Alexandria Ocasio-Cortez, also known as AOC, recently filed a draft amendment designed to actively prevent the US military from recruiting on Twitch.
The news comes from VICE, who published a report featuring a link to said amendment. If approved, it will inhibit the military from using funds to “maintain a presence on Twitch.com or any video game, e-sports, or live-streaming platform.”
It is important to note that this amendment was submitted as part of the House Appropriations bill, a relatively early step in the overall Pentagon budget. As a result, even if the pending amendment is deemed admissible for progression - at which point it would proceed to the next phase on July 27 - it still has a rather lengthy political process ahead of it prior to any official advancement to legislative action.
Even if AOC's amendment is stalled somewhere along the way, its introduction testifies to the fact that the military's days of advertising on gaming platforms and streaming services are numbered - if not now, then surely the principle of this amendment will be converted into law soon.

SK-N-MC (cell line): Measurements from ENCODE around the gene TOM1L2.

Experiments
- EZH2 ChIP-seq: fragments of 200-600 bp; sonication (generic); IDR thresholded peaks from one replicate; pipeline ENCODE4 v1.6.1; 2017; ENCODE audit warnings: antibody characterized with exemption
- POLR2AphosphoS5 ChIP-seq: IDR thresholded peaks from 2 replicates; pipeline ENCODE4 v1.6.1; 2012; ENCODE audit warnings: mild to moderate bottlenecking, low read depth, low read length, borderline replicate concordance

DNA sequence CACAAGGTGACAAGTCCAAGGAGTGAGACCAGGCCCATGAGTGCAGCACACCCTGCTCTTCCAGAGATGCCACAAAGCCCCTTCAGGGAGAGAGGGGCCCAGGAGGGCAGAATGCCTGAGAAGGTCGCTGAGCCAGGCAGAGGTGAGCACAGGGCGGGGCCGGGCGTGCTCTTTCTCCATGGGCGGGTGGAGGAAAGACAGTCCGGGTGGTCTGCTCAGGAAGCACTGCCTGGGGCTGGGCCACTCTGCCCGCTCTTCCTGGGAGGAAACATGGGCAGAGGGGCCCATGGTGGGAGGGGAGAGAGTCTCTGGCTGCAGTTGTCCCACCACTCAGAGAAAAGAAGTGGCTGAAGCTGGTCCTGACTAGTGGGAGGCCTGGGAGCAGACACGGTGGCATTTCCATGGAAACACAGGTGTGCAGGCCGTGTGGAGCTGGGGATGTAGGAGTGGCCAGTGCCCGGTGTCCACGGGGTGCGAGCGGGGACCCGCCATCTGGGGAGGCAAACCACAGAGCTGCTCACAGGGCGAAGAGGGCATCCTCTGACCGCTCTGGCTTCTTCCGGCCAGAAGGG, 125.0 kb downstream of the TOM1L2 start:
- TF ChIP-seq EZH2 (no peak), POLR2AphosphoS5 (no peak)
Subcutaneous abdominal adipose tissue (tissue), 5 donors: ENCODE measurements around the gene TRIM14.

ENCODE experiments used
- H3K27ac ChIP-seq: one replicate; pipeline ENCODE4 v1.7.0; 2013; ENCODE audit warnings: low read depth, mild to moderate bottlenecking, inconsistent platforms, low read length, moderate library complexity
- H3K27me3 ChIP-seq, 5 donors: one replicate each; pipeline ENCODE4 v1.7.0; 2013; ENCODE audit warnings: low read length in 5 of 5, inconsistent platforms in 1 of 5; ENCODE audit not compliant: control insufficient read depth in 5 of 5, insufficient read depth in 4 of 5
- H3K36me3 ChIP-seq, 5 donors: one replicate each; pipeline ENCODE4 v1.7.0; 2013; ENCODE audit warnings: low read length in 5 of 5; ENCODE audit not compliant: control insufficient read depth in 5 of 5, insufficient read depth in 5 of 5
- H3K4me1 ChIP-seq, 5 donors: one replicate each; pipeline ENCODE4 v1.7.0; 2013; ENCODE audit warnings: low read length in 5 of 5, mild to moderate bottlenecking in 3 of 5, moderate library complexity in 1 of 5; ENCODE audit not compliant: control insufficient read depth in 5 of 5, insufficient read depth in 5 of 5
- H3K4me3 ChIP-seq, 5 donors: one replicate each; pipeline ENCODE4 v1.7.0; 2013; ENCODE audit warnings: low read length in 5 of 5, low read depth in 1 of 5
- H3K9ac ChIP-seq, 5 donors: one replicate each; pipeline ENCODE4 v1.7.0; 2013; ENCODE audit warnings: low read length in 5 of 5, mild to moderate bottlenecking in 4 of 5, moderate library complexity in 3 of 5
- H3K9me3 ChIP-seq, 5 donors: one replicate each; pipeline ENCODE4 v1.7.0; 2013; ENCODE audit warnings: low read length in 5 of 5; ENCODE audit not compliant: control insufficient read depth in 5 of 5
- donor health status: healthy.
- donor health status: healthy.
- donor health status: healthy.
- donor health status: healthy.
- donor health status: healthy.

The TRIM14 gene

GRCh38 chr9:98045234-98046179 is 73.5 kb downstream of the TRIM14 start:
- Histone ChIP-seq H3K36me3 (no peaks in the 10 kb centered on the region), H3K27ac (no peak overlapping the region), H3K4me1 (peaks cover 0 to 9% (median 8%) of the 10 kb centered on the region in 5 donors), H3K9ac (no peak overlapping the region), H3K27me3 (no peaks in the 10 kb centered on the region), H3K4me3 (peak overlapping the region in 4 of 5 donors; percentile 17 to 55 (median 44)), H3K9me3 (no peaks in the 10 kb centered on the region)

“It’s incredibly irresponsible for the Army and the Navy to be recruiting impressionable young people and children via live streaming platforms," Ocasio-Cortez told VICE's Motherboard.
"War is not a game, and the Marine Corps’ decision not to engage in this recruiting tool should be a clear signal to the other branches of the military to cease this practice entirely.”
On top of being a US House representative for the Bronx and Queens, Ocasio-Cortez is an avid player of League of Legends, and is therefore well aware of the power esports and streaming hold over impressionable young teenagers in the US. The fact several military departments have their own esports teams only further accentuates how murky the waters are when it comes to military advertising on popular gaming platforms.
The amendment may not pass this time around, but its existence is indicative of the fact that, sooner or later, it probably will.